Senior Chinese Politburo member Yang Jiechi berated U.S. National Security Adviser Jake Sullivan over America’s support for Taiwan and opposition to genocide in an “intense” meeting on Monday that lasted seven hours, according to Chinese state media.
Yang and Sullivan previously met a year ago in Anchorage, Alaska, alongside Secretary of State Antony Blinken and Chinese Foreign Minister Wang Yi. On that occasion, Yang berated the American officials for America’s alleged rampant racism and other forms of bigotry; Yang specifically mentioned the “Black Lives Matter” movement as evidence of human rights abuses in America.
Readouts and reports from the meeting did not indicate that Blinken or Sullivan spent any significant amount of time condemning China for its ongoing genocide of Muslim-majority ethnic groups in occupied East Turkistan, its cultural genocide in Tibet, its violent repression of people of faith in political dissidents, or anything else on the long list of Communist Party human rights crimes.
The Yang-Sullivan meeting occurred in Rome, was a long-planned effort according to both sides, and reportedly lasted seven hours. China’s government-run Xinhua News Agency reported that Yang spent much of the meeting scolding Sullivan for America’s support of the democratic government of Taiwan. Taiwan is a sovereign state friendly to the United States, despite the fact that America does not formally recognize it as a country to placate China.
The Communist Party considers Taiwan a rogue province of China despite the fact that the island has never been ruled by a government in Beijing.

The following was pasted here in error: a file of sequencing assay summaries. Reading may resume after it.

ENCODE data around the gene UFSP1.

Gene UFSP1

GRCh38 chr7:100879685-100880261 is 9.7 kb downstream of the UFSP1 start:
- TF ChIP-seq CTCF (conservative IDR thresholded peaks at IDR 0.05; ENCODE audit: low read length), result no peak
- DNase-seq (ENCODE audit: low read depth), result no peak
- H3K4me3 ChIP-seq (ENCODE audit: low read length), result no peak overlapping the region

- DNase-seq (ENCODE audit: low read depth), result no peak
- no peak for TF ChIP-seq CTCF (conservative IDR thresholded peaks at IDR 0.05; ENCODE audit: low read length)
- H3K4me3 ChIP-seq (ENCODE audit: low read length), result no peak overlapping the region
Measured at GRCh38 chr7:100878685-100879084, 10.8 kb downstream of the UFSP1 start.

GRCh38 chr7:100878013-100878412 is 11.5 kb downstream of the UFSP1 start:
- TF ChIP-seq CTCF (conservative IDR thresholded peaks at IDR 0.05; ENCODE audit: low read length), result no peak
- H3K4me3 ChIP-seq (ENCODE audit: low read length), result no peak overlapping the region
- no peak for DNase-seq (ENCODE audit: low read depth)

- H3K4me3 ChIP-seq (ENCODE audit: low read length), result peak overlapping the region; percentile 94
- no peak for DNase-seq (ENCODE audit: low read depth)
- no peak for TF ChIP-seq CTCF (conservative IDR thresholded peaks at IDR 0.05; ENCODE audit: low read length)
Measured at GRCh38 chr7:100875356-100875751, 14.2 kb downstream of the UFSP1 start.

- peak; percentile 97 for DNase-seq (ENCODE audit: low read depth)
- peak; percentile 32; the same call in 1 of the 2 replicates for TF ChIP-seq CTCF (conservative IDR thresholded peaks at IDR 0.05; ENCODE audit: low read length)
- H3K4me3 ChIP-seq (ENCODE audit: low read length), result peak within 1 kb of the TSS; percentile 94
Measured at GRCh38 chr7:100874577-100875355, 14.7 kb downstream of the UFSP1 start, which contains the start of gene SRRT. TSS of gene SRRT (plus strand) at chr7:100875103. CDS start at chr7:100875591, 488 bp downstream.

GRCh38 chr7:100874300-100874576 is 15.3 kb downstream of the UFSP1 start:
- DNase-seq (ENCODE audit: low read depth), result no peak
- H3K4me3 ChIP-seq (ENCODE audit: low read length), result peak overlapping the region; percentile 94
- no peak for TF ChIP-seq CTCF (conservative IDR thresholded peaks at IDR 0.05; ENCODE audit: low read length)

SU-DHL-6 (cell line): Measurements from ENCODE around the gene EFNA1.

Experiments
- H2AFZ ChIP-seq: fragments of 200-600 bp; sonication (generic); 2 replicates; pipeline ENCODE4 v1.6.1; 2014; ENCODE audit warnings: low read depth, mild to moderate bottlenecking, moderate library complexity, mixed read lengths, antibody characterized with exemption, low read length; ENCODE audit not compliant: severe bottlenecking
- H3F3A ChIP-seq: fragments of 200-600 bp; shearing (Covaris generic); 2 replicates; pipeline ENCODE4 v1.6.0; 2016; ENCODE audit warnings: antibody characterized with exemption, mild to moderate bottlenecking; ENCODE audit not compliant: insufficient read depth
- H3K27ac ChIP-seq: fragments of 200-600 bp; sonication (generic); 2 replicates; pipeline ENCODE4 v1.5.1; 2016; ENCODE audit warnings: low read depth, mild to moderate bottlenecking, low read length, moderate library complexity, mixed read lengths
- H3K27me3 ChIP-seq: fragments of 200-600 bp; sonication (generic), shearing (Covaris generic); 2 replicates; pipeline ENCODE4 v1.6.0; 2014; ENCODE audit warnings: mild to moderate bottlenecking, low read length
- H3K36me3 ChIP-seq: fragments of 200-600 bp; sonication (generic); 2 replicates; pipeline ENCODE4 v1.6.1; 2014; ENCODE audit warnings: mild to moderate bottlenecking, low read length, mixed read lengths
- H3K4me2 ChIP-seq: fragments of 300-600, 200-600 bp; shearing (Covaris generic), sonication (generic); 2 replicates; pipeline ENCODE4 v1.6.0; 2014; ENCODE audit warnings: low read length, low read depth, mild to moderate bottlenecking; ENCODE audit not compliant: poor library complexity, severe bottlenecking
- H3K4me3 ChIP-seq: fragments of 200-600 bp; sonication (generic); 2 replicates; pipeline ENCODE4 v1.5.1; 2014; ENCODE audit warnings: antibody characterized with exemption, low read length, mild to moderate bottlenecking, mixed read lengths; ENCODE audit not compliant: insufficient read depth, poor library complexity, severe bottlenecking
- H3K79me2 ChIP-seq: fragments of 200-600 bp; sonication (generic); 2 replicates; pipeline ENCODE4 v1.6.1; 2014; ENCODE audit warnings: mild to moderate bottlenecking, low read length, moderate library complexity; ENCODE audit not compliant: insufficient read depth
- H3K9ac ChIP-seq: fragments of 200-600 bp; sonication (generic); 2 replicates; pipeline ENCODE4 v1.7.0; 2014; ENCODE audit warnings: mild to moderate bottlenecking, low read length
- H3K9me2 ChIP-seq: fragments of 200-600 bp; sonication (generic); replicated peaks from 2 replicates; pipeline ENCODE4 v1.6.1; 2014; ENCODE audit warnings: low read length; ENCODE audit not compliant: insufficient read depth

“Stressing that the Taiwan question concerns China’s sovereignty and territorial integrity, Yang said … the U.S. side explicitly recognized that there is only one China,” according to Xinhua, meaning that Taiwan is not a country. “The current U.S. administration has pledged to adhere to the one-China policy and not to support ‘Taiwan independence’ [sic] in regard to the Taiwan question, but its actions are obviously inconsistent with its statements, he said.”
“The Chinese side expresses grave concern over and firm opposition to the recent wrong words and deeds of the U.S. side on Taiwan-related issues, Yang noted,” according to Xinhua, “adding that any attempts to condone and support ‘Taiwan independence’ separatist forces, or play the ‘Taiwan card’ and use the Taiwan question to contain China will be futile.”
Xinhua also reported that Yang “expounded on China’s solemn position on issues related to Xinjiang [East Turkistan], Tibet and Hong Kong, pointing out that these issues concern China’s core interests and are China’s internal affairs that allow no foreign interference.”
China has imprisoned up to 3 million people in concentration camps in East Turkistan and embarked on a mass sterilization campaign to limit the Uyghur population there.
Mihrigul Tursun, a Uyghur Muslim woman who became an activist after multiple stays at a Chinese concentration camp, told Breitbart News the harrowing details of her torture in these facilities before escaping to the United States. https://t.co/7HeaSmnSiw